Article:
Lester Holt looks at 'The Facebook Obsession' on CNBC

On Thursday, Jan. 6, in a one-hour special called "The Facebook Obsession," CNBC takes a look at the social media site that has infiltrated many aspects of modern life and whose founding was the subject of a recent feature film, "The Social Network."

The host for the special is NBC News correspondent Lester Holt, who uses the microblogging service Twitter "sparingly" but has yet to create a Facebook presence.

For those that aren't familiar with it, Facebook.com allows people to connect as "friends" with actual friends, relatives, professional contacts and even people they don't know at all. There are also fan pages devoted to actors, TV shows, political figures, and a wide variety of goods and services, which people can "like."

Users can share photos, links and videos, use various applications to do everything from figure out what city they should live in to which cartoon character they most resemble, send greeting cards, publicize events and causes, and indicate their marital status and what sorts of relationships they are seeking. Some of those photos and comments could come back to haunt users, whether it's something they posted or that their "friends" posted.

"People have criticized Facebook for privacy issues," Holt says, "but the heart of it is our willingness to share.

"I smile at myself, thinking, 'God, five or six years ago, as a country, we were debating the Patriot Act, Big Brother and listening in on phone calls, and you can forget that. Now we're just giving that away.' "

Facebook, whose founder Mark Zuckerberg was recently named Time magazine's Person of the Year, also offers a worldwide platform of the sort formerly reserved only to book publishers, magazines and newspapers, which bypasses the traditional gatekeepers of media. One could argue blogs also did that, but a Facebook page is exponentially easier to create and find than a blog, and once found, connecting is as easy as a click.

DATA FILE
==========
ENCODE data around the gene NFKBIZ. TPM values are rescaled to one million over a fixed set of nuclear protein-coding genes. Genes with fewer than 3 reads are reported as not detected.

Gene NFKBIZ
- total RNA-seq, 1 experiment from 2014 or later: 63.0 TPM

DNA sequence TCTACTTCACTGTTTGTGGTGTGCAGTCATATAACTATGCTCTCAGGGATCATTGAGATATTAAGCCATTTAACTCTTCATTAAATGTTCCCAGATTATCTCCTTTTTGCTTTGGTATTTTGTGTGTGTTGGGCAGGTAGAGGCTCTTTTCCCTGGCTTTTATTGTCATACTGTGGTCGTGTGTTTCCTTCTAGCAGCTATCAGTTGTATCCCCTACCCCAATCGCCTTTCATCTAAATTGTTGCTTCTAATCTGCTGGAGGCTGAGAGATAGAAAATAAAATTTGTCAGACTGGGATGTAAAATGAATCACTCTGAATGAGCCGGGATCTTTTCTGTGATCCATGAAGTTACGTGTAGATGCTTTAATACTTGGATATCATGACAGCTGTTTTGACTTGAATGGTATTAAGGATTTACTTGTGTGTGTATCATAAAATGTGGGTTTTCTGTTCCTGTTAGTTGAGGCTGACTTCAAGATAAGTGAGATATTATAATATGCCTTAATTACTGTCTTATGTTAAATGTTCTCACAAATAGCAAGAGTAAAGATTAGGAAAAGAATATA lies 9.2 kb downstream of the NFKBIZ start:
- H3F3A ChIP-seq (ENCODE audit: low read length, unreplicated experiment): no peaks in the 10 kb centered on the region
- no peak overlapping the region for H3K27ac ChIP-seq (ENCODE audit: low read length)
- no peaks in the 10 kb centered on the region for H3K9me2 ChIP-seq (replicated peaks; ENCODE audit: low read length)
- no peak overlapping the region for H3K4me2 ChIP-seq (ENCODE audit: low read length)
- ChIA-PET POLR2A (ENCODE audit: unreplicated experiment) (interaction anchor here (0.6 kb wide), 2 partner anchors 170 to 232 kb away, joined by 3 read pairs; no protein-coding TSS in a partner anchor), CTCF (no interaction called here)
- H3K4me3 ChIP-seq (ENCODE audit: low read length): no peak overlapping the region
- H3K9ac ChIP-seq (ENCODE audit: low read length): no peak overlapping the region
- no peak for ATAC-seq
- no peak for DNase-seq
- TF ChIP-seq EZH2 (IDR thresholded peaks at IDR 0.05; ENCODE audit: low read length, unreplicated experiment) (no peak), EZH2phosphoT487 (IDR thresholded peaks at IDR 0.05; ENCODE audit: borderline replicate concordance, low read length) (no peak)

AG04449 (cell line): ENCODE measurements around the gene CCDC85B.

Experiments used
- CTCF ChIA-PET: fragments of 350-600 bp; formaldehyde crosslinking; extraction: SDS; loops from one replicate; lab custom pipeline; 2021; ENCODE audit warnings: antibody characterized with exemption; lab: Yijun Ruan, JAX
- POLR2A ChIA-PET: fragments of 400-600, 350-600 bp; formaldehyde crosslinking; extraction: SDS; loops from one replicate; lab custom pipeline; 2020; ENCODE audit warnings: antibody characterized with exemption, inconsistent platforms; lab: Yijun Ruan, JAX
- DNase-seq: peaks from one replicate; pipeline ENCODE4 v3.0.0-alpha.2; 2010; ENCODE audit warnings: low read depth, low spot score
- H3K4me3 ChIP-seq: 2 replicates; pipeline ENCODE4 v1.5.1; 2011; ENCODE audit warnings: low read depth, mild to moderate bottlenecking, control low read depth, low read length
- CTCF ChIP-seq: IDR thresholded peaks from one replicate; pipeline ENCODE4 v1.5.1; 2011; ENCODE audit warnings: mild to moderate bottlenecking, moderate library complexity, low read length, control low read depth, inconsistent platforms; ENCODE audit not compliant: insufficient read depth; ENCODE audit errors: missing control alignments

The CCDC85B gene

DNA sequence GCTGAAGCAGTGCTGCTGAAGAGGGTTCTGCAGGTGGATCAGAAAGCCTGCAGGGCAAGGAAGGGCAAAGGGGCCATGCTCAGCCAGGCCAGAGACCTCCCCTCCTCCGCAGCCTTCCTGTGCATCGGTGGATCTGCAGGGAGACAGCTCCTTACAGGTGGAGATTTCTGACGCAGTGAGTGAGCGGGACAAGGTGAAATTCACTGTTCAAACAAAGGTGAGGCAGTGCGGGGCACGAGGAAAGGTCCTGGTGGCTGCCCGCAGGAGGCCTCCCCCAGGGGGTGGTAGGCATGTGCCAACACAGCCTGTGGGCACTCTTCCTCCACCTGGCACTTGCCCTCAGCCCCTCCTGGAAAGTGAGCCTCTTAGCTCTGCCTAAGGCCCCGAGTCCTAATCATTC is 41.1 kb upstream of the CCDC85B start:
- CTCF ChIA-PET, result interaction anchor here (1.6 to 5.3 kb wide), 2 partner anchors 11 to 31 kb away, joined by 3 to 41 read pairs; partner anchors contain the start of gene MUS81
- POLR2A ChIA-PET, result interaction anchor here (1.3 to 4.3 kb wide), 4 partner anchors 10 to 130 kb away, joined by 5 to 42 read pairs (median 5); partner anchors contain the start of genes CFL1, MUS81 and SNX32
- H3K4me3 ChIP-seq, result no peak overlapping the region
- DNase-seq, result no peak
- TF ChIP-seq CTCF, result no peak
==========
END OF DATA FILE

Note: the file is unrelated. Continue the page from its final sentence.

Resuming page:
What politician could resist something like that? The Obama campaign used Facebook effectively -- and successfully -- during the 2008 presidential contest, and the White House continues to employ social media to reach out to voters (and the CNBC special takes a look at that).

Recently former President George W. Bush did a Facebook chat with Zuckerberg, to promote his new book.

Former Alaska Gov. Sarah Palin, the 2008 GOP vice presidential candidate, has also become a prolific Facebook user outside the structure of a formal campaign. She employs its "Notes" function to comment on events in the news and write what are essentially position papers, sent worldwide without ever having to talk to a reporter or be filtered through an editorial board.

No doubt other politicians will follow Palin's lead on Facebook. All of this presents fresh challenges for journalists.

"It affects the media," says Holt, "in that we become wise to it. We report what they say on the Facebook page, and then we have to find our own ways to fill in some of the blanks.

"When you're Tweeting or Facebooking, it can be a one-way conversation, unchallenged. It just raises the bar for us, in terms that we've got to continue to find ways to hold people's feet to the fire and challenge them on some level."

As to whether he's come to any conclusions about Facebook, Holt says, "It's here; it's real; it's not a flash in the pan. ... It is truly redefining the way that we communicate."